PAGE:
Emanuel Cleaver makes the DNC his pulpit
The Kansas City Star
On Wednesday afternoon, the Democratic National Convention was U.S. Congressman Emanuel Cleaver’s church, and he was going to preach.
Delegates and media inside Charlotte’s Time Warner Cable Arena may have been expecting a speech. Longtime Cleaver watchers knew better. The former mayor of Kansas City does not give speeches. He delivers sermons. It’s what he does.
Think what you will of Cleaver’s politics. Or of his two terms as mayor — a success, by most measures. Or of his lousy record as a businessman — unpaid taxes on a carwash have dogged his political career.
But of Cleaver’s credentials as a preacher and pastor there is little debate. He knows the Bible, knows theology, is gifted with words and imagery and is a born storyteller. He led one of the most successful United Methodist churches in the Kansas City region while serving as a councilman and mayor and running for Congress.
Even now, after turning over the senior pastor’s post of St. James United Methodist Church to his oldest son, Cleaver is first and foremost a minister.
You can see it in his interactions with people. It may be different in Washington (though probably not) but in his public life in Kansas City Cleaver was forever running late. That’s because he is forever talking. It could be the mover and shaker of the moment or the guy sweeping the floors. Cleaver is always in conversation, listening and often dispensing what amounts to pastoral wisdom.
He is no longer required to conceive and deliver a weekly sermon in church, so Cleaver has taken to penning sermons for his colleagues in Congress.
Described in a story by Politico as Cleaver’s “eccentric weekly letters,” the discourses focus on civility.
Cleaver is a master of the parable, so he’ll talk about the inclination of frogs, for example, to jump into cool water and not figure out that if they remain in the same pot as it heats up and boils, they’ll be cooked alive.
The moral for those in the simmering pot of the nation’s capital: “It is not too late to hop out of the warming water of pathological partisanship, discord and political tribalism.”
Cleaver’s civility sermons are a hit on Capitol Hill, enjoyed by Republicans and Democrats alike. The choir isn’t exactly singing along with the preacher at this point, but a good minister never gives up on the salvation of his people.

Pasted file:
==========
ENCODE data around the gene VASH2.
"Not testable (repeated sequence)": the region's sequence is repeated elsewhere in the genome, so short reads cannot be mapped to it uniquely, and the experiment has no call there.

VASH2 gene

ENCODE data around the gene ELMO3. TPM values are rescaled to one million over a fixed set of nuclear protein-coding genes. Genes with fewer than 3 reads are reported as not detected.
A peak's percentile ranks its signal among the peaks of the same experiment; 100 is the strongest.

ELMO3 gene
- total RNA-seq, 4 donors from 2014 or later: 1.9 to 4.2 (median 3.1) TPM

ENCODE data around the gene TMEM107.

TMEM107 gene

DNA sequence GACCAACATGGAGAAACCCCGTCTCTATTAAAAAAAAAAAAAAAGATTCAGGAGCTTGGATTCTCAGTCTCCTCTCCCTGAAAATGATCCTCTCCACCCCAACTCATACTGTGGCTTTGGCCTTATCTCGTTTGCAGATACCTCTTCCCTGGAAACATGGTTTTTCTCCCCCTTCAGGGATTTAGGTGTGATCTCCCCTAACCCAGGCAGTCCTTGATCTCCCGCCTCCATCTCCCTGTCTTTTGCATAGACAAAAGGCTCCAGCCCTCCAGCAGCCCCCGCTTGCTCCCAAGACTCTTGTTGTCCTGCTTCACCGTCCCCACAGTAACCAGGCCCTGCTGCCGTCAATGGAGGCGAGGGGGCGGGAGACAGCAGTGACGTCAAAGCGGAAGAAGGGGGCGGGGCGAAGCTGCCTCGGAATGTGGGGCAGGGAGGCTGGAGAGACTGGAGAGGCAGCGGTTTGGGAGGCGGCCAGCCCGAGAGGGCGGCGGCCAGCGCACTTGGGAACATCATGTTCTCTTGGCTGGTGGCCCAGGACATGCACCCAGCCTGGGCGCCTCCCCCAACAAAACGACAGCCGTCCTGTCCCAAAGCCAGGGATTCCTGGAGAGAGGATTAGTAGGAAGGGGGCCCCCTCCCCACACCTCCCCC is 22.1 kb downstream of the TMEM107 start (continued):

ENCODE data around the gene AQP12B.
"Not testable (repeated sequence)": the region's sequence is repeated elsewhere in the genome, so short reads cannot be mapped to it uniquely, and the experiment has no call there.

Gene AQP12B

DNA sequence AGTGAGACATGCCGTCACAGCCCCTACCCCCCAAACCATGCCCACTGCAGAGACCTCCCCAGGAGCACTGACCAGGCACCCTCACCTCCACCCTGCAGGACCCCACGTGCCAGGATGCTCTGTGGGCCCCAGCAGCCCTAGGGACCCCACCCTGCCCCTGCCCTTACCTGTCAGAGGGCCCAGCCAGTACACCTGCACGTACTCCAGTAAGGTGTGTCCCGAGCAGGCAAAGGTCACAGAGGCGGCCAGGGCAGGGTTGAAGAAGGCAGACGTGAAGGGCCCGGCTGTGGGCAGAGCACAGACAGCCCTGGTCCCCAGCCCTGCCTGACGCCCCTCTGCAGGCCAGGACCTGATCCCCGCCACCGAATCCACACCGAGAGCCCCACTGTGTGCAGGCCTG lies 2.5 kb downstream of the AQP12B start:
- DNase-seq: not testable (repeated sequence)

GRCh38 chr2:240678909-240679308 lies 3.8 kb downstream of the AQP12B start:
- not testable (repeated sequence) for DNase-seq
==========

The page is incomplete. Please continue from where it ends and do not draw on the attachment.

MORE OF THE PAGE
Civility also started out as the theme of Cleaver’s convention address.
“I’m a strong believer that how we treat each other matters,” he began. “I cannot speak to you without acknowledging that the bickering and brinksmanship we see too often in our politics is advantaging no political party. It weakens our nation.”
He threw out a few good lines like, “We can be tough without being toxic,” and “We will never be better off without being better.”
The crowd was appreciate, but Cleaver could see that a mere civility sermon was not going to cut it. This congregation needed uplifting, and he knows how to do it.
“Now I greatly respect my Republican colleagues and their ideas,” he said. “But make no mistake: I am proud to be a Democrat. I am proud to be a member of this great party.”
He was just getting warmed up.
“Look, if being liberal and progressive means that I care for children and whether they go hungry, color me liberal! Color me a Democrat,” Cleaver cried. “If being a Democrat means I’m concerned about our seniors in the sunset of their life, color me Democrat! Color me liberal! After all, we are the ones who protected Social Security, Medicare and Medicaid, who fought for fair wages and who ended ‘Don’t Ask, Don’t Tell.’ We are Democrats! And don’t you ever forget it!”
For 11 minutes, Cleaver had delegates on their feet. At one point they were marching. He picked up President Barack Obama’s battered theme of hope, dusted it off and, at least for a moment, made it shine.
“No matter what, Mr. President, you continue to hope! As long as the God of Abraham, Isaac and Jacob sits on the throne of grace, hope on!”
The congressman from Kansas City is a preacher. Now the nation knows it, too. It’s what he is.
To reach Barbara Shelly, call 816-234-4594 or send email to email@example.com. Follow her on Twitter @bshelly.